Registries Help CDC Find Out Reasons for Cervical Cancer Screening
Screening tests can help prevent cervical cancer or find it early. When cervical cancer is found early, it is highly treatable and associated with long survival and good quality of life. But each year in the United States, around 13,000 women are diagnosed with cervical cancer, and more than 4,000 women die from it. Previous studies have suggested that about half of women who get cervical cancer are not screened as recommended.
CDC scientists wanted to find out why many women don’t get the cervical cancer screening tests they need. So they started the Case Investigation of Cervical Cancer study to look at reasons for screening test use among cervical cancer survivors.
Registries Chosen for Experience, Patient Populations
The scientists worked with cancer registries in Michigan, New Jersey, and Louisiana to gather the screening history of women who had been diagnosed with cervical cancer. Each registry had experience conducting research that involved getting patient information from medical records. That experience was very helpful in managing the large amounts of data collected.
“We wanted to work with registries that had prior experience in conducting studies similar to our Case Investigation of Cervical Cancer study,” said Virginia Senkomago, an epidemiologist in CDC’s Cancer Surveillance Branch, who worked on this study. “We also wanted to make sure the registries represented a diverse population.”
CDC scientists asked the cancer registries to identify women who were 21 or older and diagnosed with cervical cancer. Registry staff then mailed a survey to these women. The survey asked when they were screened for cervical cancer (if ever), and why they did or didn’t get screened. The survey also asked about their household income, if they had health insurance, and about their race and ethnicity. After the surveys were mailed out, cancer registry staff followed up with phone calls offering to complete the survey by phone if that was easier. For women who completed the survey, registry staff asked them for permission to see their medical records. If the women agreed, specialists at each cancer registry collected medical record data for 5 years before diagnosis.
“This is what was unique about this study,” said Vicki Benard, PhD, Chief of CDC’s Cancer Surveillance Branch. “The study used cancer registry data to identify women with cervical cancer. We collected information from the women themselves to understand their decisions about cervical cancer screening, decisions following diagnosis, and decisions about treatment. Then, we looked at their medical records to verify their medical history prior to diagnosis.”
Women Need Better Information, Insurance Coverage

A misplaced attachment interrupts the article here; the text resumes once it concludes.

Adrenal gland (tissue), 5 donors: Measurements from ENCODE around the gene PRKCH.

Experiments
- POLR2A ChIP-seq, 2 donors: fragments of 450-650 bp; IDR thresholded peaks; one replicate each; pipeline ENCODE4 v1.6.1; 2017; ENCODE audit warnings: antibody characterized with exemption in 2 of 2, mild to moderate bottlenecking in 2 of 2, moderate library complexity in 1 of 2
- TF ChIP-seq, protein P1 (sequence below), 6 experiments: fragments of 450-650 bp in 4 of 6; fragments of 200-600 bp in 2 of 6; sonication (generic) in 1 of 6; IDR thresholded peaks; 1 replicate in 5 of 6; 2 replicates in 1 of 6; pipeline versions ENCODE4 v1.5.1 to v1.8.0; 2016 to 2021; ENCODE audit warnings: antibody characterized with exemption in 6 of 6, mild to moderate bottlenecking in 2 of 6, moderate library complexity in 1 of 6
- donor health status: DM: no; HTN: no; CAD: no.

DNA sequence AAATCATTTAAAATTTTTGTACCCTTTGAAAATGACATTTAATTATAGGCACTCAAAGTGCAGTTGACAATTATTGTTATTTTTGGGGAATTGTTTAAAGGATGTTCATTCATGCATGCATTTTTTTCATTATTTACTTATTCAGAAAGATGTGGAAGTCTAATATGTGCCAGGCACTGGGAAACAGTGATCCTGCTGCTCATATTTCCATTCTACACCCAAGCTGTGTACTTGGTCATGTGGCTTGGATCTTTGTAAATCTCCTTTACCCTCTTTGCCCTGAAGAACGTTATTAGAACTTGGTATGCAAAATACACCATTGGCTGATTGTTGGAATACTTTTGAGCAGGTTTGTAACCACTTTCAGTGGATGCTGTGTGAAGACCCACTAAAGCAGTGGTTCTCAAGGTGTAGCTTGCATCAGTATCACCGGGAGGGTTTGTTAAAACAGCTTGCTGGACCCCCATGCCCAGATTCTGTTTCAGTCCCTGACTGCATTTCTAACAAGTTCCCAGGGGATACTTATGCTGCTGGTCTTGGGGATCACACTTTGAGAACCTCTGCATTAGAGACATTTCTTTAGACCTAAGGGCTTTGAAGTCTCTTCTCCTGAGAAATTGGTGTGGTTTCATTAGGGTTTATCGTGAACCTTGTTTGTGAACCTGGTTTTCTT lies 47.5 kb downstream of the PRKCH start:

The study found that of the 376 cervical cancer survivors who participated in the study, 60% had not been screened as recommended before their diagnosis. The top reasons women did not get screened were because they were unaware of cervical cancer risk factors, did not understand screening test results, or did not have health insurance to pay for screening.
Like similar studies, this study found that women who had been screened as recommended had higher incomes and were more likely to have health insurance than women who had not been screened as recommended.
“A Lot of Stigma and Shame”
The registries faced a major challenge in gathering this information: many of the women contacted refused to participate in the study.
“I have been involved in other studies with cancer survivors, but I found that cervical cancer survivors are less likely to give information,” said Georgetta Alverson, Certified Tumor Registrar, Birth Defects & Cancer Surveillance Section Manager, Michigan Department of Health & Human Services. “That is because there is a lot of stigma and shame associated with cervical cancer.”
“I thought that cervical cancer is a highly survivable disease if caught early, but I was thinking like an epidemiologist,” said Antoinette Stroup, PhD, Director, New Jersey State Cancer Registry. “It caught me off guard how sensitive the survivors were about their cervical cancer. I failed to appreciate that we were talking about a cancer that could potentially impact sexual life, the ability to bear children,” she said.
The registry staff also found it hard to get accurate health information about the women who did agree to participate in the study.
“The age group we were looking at often change cities or states for employment opportunities, and we were asking them about something that happened 5 years ago,” said Mei-Chin Hsieh, PhD, MSPH, Assistant Director of the Louisiana Tumor Registry. “A lot of health information was missing from the survey forms, and we had to look for their medical records. This was also a challenge. Women tend to have their cervical cancer screenings in smaller private clinics, and the data is hard to find if the health care providers relocate.”
“You have to put yourself in their shoes and just listen.”
Each registry found solutions to overcome the problems they faced.
“We did not give up. We followed up multiple times with both the survivors and the health care providers,” Dr. Hsieh said.
“We had to contact non-cancer providers, which was something we had never done,” said Dr. Stroup. “Many of them were not aware of who we were, and we had to educate them first,” she said.
Ms. Alverson said she personally spoke to every cervical cancer survivor they contacted. “You have to put yourself in their shoes and just listen,” she said.